Hopefully the Supreme Court of Canada has agreed to hear this in order to set precedent (in accordance with the BC courts decisions) and thus stop the free-expression chill that such SLAPPs create. The alternative is just too ludicrous, right?




Filed under censorship, copyright, digitization, Intellectual freedom, Internet, IP, Other blogs, publishing

5 responses to “Internet Linking is Analogous to Citation

  1. In point 1, it really has to be a Ph.D. who does this stupidness, hasn’t it? Ninety-nine percent of all linking is done without needing to obtain permission, or requiring same. It’s only the anally-retentive-with-nothing-much-useful-to-say-or-know-how-to-write-properly who insists on permission. As a lawyer myself, I find these individuals can be great opportunities for profitable reward in litigation.

    Point 2: So, if I link to the Supreme Court of Canada, I’m automatically in agreement with it. So if I link to the Ku Klux Klan or the Communist Party of America in an article about extremism, I’m automatically liable for their content? So, if I link to Pokemons and Digimons, what kind of liability do I have? Well done, bloody Canada doesn’t understand Sweet Fanny Adams about law! This stuff is the first 10 weeks of any Year 1 LL.B. course!

    • greyson

      Re: 1 – It’s weird, because the one time I was personally threatened over linking, it was from somoeone I liked and respected – which is why it shocked me so much. She seemed to think she had the legal right to make policy regarding her own website that would be an exception to general US law. As she was a professional academic, I would have expected better research skills, and also some sense of what it means to cite other work.

      I am fairly sure she would never have confronted me over citing any of her published works in traditional format, either in print or on line without a hyperlink. But somehow it is different if, rather than allowing readers to click through, I force them to copy and paste a URL or DOI?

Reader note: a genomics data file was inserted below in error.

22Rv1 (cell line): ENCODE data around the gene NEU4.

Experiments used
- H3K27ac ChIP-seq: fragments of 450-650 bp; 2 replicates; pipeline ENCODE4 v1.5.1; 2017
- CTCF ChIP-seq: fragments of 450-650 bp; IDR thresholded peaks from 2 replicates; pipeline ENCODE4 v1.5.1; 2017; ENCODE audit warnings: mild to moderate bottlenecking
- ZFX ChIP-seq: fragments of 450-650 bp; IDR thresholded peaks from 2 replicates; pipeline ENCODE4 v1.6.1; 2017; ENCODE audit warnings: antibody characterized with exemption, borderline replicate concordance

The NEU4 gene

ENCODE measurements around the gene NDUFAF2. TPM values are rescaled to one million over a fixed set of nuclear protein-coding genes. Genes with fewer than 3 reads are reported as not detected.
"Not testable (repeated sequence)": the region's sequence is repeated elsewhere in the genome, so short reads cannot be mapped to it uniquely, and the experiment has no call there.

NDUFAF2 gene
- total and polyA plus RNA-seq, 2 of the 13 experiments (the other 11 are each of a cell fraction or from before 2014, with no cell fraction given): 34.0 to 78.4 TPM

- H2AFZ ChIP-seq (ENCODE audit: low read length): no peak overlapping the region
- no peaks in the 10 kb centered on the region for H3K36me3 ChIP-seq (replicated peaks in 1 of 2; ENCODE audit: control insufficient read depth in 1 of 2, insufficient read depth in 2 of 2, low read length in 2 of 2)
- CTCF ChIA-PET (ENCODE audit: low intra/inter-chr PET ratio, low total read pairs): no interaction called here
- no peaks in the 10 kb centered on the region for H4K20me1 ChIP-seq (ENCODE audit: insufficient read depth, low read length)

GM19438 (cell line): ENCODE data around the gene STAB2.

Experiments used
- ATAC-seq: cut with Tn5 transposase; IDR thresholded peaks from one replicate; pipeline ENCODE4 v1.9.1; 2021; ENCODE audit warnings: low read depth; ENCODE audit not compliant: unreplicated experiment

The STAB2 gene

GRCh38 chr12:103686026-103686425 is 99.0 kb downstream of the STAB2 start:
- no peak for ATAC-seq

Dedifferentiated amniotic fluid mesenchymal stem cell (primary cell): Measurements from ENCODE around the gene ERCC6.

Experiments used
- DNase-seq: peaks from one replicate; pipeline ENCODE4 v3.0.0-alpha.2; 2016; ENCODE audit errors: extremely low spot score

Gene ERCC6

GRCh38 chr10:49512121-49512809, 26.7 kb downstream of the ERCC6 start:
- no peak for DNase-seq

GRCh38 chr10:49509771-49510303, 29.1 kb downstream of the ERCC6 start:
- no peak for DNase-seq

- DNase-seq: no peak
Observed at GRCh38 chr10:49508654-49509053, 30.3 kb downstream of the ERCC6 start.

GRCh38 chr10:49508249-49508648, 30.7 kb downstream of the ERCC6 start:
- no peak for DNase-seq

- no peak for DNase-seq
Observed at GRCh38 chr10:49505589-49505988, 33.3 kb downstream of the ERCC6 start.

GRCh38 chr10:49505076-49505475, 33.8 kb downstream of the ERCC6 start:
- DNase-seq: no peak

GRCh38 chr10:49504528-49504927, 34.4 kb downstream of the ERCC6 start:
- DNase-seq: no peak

Re: 2 – I don’t know whether Canada is especially egregious on this front (compared with other countries) or not. Thus far the court decisions regarding Crookes seem okay, but I will be shocked and appalled if the Superme Court sets a new precedent.

      • Re: 1. OMG, it really was an academic! Lord, a lot of these people are living on a different planet. The stuff called thinking that is happening inside our heads is *not real*, like my grandpa said, until we act on them in real life. These academics clearly didn’t get the memo.

        Re: 2. No, Canada really doesn’t know what the hell it’s doing. I am speaking with a professional opinion.

  2. The problem is that Canada has left these things to the courts to decide rather than to pass legislation. Also, in matters of commerce, Canada tends to be a follower rather than a trail blazer, so our related commercial jurisprudence can lag other countries.

    Our libel laws follow UK common law, and only significantly diverged from the UK when the UK common law on libel was changed a decade ago or so.

    I’ve never taken Crookes’ attempt to argue libel-by-hyperlinking to be anything other than tactical in nature. Senior lawyers have generally refused to follow his line of argument because they knew it was not likely to be successful. Dan Burnett, the BC lawyer arguing for the defendant, was quite confident Crookes argument would not survive. We remain fairly certain that the Supreme Court of Canada will affirm the BC Appeals Court ruling, with few changes.

    Burnett has been doing this case on the cheap. Without him doing so, P2PNet would not be likely represented.

    Crookes sued me (in Crookes v. Holloway) for running a wiki of Green Party of Canada internal candidates, one of which had a link on the wiki to his website, which had a link to another website which had had content he was suing over (Crookes v. Absurd as it has been, it was quite disruptive to my family. I was only able to afford a defense because a politician donated.

    Without donations and pro-bono help, the outcome of this legal challenge could have been quite different so far. Scary that the rights of so many can be decided by a private few.